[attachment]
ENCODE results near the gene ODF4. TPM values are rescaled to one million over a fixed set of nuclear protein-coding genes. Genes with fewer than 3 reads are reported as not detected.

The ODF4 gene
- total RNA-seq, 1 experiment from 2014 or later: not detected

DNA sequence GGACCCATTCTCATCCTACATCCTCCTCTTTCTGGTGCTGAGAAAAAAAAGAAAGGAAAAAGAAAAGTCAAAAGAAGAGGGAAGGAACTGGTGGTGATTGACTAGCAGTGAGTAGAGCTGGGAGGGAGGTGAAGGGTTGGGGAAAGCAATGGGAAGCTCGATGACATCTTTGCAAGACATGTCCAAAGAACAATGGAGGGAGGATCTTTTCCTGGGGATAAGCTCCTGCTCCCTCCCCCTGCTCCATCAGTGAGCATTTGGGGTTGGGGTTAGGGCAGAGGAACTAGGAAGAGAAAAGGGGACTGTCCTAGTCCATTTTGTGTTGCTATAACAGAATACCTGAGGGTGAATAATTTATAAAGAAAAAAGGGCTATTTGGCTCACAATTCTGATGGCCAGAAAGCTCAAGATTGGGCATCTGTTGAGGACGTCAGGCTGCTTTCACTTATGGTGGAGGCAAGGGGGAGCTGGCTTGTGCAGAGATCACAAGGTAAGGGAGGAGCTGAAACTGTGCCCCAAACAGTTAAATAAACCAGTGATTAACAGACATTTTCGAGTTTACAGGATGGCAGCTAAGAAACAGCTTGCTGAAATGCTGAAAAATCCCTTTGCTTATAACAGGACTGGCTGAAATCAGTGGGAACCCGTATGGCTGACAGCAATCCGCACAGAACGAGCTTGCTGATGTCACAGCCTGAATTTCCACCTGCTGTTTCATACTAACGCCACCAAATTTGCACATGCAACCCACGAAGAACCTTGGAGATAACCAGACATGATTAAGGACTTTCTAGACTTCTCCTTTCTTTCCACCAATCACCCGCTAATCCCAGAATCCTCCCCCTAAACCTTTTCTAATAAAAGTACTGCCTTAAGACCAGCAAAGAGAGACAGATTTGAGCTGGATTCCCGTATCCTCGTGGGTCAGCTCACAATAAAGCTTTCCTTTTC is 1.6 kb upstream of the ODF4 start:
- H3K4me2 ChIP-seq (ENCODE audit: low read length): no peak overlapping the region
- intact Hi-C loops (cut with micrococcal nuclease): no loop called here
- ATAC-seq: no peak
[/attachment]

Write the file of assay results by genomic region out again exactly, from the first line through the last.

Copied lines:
ENCODE results near the gene ODF4. TPM values are rescaled to one million over a fixed set of nuclear protein-coding genes. Genes with fewer than 3 reads are reported as not detected.

The ODF4 gene
- total RNA-seq, 1 experiment from 2014 or later: not detected

DNA sequence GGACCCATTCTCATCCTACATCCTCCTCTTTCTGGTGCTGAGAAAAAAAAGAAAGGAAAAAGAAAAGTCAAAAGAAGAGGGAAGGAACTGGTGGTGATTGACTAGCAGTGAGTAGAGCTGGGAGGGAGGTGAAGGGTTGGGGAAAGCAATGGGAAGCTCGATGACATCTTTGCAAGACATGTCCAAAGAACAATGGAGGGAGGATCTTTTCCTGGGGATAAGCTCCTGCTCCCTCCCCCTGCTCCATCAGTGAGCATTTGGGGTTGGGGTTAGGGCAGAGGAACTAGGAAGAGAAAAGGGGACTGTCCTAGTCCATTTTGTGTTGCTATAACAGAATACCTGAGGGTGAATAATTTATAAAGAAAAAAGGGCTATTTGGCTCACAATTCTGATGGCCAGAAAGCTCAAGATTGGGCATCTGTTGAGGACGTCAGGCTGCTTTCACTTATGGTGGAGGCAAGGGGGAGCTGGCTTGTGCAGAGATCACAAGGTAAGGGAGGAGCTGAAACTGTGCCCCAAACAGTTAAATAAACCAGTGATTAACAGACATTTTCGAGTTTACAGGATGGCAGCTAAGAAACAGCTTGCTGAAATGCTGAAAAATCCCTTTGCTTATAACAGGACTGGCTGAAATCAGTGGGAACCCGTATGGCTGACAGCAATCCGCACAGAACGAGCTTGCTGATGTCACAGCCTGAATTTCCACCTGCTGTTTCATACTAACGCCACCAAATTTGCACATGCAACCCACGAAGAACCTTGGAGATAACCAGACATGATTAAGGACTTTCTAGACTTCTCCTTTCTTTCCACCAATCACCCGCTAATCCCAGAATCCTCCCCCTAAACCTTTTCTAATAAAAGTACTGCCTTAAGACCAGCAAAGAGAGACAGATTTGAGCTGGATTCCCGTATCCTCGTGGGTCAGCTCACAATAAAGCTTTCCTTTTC is 1.6 kb upstream of the ODF4 start:
- H3K4me2 ChIP-seq (ENCODE audit: low read length): no peak overlapping the region
- intact Hi-C loops (cut with micrococcal nuclease): no loop called here
- ATAC-seq: no peak